It's a common scenario: An elderly relative is no longer able to live alone, so family members sell the relative's house and have the relative start living with them or in a nursing home or assisted living facility that's closer to the family.
One thing you might not consider during this stressful process is that if the relative moves to a different state, you might have just changed the person's official state of residence for tax purposes. And that could have a significant effect on his or her estate plan.
For instance, if someone moves from a state with no state estate tax to a state with such a tax, and he or she passes away, an estate tax might be owed on the value of the person's assets - even if he or she lived in the new state for only a very short time.
This is a significant danger because, while the federal estate tax generally doesn't apply to estates unless they're worth over $5 million, many state estate taxes start at a much lower figure. In Massachusetts, for example, the state estate tax threshold is only $1 million.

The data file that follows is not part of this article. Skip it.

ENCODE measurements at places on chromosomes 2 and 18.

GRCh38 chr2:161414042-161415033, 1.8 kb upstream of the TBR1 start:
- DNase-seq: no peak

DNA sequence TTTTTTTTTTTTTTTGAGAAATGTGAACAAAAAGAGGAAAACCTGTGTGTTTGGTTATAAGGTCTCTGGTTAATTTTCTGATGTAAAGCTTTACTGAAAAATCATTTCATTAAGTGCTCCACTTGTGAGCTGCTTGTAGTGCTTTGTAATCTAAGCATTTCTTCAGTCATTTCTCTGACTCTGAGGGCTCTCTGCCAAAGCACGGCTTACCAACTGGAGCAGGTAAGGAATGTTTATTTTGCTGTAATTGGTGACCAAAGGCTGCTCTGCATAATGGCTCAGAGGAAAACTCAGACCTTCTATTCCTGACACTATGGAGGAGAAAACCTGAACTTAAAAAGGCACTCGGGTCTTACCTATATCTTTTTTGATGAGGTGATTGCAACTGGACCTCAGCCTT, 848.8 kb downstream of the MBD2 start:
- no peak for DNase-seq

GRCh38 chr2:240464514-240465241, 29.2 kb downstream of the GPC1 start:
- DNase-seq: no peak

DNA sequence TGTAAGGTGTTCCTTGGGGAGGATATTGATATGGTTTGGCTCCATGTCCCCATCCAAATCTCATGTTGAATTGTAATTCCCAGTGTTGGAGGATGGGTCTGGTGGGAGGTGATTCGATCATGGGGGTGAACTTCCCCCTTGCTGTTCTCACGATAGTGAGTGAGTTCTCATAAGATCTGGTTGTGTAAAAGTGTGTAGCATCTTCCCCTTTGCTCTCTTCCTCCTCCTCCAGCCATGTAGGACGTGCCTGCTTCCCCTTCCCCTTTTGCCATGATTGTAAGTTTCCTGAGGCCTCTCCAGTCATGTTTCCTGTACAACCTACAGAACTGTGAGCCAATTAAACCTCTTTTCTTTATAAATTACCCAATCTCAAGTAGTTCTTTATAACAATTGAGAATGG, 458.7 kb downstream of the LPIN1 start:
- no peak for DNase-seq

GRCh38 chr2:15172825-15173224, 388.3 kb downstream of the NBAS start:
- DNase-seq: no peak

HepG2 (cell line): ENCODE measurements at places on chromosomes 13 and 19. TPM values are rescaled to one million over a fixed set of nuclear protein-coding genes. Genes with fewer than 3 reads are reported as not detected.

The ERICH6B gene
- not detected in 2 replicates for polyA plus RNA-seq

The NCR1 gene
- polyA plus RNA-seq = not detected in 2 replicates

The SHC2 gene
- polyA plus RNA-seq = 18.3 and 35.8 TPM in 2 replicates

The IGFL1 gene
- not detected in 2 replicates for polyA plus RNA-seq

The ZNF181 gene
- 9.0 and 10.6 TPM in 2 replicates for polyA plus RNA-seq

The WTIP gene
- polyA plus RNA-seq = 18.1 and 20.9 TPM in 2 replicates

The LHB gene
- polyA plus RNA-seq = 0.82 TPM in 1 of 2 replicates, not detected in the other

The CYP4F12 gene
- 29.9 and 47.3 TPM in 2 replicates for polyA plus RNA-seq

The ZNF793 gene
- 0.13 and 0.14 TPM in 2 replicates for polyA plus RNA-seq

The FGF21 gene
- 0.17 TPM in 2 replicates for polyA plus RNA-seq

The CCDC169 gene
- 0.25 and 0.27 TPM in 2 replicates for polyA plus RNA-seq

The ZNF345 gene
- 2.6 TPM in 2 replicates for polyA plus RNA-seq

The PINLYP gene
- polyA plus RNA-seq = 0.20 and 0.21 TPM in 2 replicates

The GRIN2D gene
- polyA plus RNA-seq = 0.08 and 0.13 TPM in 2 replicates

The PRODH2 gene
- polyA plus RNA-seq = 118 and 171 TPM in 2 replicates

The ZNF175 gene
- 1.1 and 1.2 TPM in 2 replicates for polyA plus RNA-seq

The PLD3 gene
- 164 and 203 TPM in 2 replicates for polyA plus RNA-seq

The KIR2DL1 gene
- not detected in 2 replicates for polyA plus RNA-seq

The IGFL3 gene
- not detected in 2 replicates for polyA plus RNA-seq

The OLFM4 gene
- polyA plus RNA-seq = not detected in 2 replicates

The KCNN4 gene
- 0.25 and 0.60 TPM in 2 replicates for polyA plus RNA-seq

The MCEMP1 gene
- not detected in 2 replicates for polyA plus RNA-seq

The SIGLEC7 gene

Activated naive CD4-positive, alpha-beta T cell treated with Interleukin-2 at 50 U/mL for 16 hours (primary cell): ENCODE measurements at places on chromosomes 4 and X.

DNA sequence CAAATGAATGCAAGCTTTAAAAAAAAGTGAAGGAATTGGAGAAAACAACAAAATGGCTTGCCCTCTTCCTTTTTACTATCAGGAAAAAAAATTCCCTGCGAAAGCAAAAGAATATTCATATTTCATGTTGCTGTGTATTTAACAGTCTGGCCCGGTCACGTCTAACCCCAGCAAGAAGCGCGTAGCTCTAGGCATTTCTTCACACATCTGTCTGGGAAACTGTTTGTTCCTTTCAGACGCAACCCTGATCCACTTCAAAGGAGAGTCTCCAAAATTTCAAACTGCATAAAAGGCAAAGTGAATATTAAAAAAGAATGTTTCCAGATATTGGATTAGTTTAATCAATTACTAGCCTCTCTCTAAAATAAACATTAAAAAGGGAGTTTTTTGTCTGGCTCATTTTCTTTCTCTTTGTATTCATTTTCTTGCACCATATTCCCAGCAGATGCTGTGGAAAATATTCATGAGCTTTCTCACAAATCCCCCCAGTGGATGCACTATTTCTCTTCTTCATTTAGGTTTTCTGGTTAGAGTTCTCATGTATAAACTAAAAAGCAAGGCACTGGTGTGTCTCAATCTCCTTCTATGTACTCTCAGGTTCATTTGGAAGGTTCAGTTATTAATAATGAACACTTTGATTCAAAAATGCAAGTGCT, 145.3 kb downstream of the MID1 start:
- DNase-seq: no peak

Such an outcome could even lead to friction between heirs. For instance, suppose the relative's will leaves one child certain specific assets and the other child "everything else." The relative may have set things up so the children would receive more or less equal bequests. But under the law, if a state estate tax is suddenly due, all of it will come from the share of the child who gets "everything else." This could upset a careful estate plan and create family disharmony.
If you're thinking of moving an elderly relative to an out-of-state home or facility, it's a good idea to speak with an estate planner about the change. There might be ways to avoid having the relative be treated as a resident of the new state.
Of course, you might also discover that there are tax advantages to having the relative be treated as a resident of the new state, and you'll want to plan for that as well.